I’m currently trialling the Cloudmark’s SafetyBar anti-spam software, after learning about it from Chris Anderson. Here’s what interests me: at the moment, I am not plagued with Spam and the built-in filters on Outlook 2003 work pretty well. So far Cloudmark seems a slightly more discriminating filter but not that much more. And yet, I feel I’m going to be tempted to subscribe at the end of my 30 days.
Because I love the operating model for SafetyBar. It’s collaborative, pooling the indvidual decisions by subscribers to label various items as Spam, Fraud or Benign to create a constantly updating database to guide filtering. First that’s ingenious and the geek in me likes to support ingenuity. Second, in a small way it gives me a sense of belonging to something worthwhile. The sense of being part of a movement of the good guys to combat the antisocial spammers.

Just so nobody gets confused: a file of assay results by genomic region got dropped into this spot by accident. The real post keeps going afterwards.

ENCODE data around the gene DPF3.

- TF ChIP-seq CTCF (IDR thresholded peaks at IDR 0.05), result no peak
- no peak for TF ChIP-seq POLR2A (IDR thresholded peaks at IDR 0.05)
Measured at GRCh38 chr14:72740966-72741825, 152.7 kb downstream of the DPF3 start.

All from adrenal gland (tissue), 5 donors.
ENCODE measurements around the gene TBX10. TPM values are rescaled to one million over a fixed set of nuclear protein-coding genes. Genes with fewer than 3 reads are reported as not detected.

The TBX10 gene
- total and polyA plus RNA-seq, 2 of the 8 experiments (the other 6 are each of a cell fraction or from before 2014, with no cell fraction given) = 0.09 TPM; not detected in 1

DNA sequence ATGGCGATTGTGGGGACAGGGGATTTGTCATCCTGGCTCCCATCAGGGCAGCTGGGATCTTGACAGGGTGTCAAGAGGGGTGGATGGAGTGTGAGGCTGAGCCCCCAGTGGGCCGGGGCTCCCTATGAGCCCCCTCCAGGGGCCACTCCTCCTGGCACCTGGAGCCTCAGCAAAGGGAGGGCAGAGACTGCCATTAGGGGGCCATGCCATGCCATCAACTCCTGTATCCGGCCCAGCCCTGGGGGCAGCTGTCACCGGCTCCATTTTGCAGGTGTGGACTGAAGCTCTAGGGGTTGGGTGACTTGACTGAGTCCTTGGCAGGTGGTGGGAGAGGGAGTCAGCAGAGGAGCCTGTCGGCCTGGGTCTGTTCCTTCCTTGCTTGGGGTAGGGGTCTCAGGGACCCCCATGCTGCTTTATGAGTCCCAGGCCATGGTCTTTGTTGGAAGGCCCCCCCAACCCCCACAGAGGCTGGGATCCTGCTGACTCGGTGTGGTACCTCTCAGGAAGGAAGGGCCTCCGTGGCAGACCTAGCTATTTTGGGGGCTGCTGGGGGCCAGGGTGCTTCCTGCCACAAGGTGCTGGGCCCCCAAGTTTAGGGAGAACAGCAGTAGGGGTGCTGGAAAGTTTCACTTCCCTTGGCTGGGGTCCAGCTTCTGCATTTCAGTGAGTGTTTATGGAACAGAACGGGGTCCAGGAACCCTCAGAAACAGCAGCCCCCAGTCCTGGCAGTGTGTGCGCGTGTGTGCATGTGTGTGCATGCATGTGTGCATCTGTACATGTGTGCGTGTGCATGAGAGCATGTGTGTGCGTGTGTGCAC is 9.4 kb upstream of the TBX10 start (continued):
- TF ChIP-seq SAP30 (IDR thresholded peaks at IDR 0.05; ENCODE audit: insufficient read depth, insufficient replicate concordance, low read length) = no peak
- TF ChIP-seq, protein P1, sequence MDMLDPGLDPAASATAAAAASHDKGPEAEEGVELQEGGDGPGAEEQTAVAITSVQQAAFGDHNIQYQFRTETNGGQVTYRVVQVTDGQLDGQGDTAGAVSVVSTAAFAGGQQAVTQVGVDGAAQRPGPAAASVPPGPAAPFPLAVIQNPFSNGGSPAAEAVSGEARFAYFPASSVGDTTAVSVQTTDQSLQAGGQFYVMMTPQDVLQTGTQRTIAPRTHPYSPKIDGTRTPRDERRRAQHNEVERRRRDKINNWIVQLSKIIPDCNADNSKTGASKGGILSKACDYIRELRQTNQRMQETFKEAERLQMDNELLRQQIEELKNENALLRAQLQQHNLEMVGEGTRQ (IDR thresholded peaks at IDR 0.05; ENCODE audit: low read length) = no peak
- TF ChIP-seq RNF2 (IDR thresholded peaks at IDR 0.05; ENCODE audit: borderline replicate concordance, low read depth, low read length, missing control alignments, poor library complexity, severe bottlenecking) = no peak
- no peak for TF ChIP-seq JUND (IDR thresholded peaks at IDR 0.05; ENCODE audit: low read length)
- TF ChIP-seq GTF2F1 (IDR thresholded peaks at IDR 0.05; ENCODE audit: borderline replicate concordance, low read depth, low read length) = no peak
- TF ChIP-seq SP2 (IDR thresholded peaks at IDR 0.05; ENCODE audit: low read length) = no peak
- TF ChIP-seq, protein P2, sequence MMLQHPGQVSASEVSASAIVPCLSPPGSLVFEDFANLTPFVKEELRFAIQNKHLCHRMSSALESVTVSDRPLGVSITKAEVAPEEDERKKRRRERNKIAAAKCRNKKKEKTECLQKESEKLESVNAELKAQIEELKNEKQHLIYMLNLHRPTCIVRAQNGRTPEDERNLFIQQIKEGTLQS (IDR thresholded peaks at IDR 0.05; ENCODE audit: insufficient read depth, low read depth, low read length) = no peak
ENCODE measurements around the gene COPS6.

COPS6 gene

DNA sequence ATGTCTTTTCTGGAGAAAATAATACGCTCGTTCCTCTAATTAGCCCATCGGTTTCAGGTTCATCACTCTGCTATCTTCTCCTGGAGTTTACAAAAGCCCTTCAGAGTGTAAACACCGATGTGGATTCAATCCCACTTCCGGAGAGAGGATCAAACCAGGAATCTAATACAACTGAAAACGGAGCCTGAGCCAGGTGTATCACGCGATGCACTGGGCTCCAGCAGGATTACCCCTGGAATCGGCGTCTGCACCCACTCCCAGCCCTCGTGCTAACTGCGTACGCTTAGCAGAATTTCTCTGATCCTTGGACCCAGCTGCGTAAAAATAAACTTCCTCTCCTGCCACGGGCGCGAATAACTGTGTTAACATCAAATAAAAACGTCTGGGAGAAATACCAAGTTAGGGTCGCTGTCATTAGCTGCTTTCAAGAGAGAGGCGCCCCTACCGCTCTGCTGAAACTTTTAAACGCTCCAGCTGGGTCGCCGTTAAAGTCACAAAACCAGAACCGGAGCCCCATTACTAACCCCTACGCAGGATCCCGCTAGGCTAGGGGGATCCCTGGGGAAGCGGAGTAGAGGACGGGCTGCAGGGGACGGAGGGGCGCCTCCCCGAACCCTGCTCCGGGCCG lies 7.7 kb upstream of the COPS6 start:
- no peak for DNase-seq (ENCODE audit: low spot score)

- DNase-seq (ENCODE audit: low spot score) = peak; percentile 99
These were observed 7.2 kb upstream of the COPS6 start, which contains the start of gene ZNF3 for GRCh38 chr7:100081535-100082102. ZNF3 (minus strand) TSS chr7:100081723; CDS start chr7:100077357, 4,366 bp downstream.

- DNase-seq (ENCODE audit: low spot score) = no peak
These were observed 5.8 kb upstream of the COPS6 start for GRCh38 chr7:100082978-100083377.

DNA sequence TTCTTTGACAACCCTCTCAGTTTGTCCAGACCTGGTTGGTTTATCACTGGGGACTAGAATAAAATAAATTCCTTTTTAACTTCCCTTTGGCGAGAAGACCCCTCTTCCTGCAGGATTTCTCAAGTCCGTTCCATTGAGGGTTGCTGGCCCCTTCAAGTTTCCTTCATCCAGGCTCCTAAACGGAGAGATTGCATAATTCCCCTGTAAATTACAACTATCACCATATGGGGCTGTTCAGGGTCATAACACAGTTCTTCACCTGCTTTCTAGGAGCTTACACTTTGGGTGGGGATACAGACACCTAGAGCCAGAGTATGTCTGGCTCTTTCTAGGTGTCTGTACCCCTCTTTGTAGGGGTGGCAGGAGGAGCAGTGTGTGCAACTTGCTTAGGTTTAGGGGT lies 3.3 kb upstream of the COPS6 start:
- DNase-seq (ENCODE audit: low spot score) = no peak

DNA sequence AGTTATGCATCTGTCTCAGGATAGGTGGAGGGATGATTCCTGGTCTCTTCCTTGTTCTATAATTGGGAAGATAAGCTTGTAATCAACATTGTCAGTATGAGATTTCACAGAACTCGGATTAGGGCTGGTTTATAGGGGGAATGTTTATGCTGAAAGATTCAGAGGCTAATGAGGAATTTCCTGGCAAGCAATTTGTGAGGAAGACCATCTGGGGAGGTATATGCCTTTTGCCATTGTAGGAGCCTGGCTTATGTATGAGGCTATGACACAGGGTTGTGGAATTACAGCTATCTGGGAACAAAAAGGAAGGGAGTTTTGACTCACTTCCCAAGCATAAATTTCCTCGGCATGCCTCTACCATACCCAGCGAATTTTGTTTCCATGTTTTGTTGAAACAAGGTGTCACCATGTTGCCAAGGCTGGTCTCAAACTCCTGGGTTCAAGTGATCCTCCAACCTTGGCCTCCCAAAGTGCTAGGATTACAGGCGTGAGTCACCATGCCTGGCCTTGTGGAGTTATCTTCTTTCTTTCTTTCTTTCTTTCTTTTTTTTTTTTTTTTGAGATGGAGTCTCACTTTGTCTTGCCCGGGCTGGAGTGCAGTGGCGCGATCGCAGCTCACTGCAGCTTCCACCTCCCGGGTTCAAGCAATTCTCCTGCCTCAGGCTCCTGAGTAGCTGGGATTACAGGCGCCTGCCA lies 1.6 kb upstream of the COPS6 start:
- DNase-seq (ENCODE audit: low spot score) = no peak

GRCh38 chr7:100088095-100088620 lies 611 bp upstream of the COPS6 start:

Although Cloudmark attempts to assess the cost (and time) savings its filter gives me, my own guess is that it may be not be saving me that much of either… but I still want to support it.
This interests me. And I think it contains a rather intriguing thought experiment for other folks trying to sell stuff. Are you creating the value of community for your users?
PS. I’m also now evaluating the latest version of Zempt, the offline blog editor. So far, I’m impressed. I still get the occasional bug when uploading. This seemed to happen quite a bit with the the earlier version and made me stop using it – so far this one seems a lot more reliable and it does save me time posting. I’m jolly grateful to the open sourcers who’ve created this out of the kindness of their hearts. I’ll be evaluating it further over the coming weeks.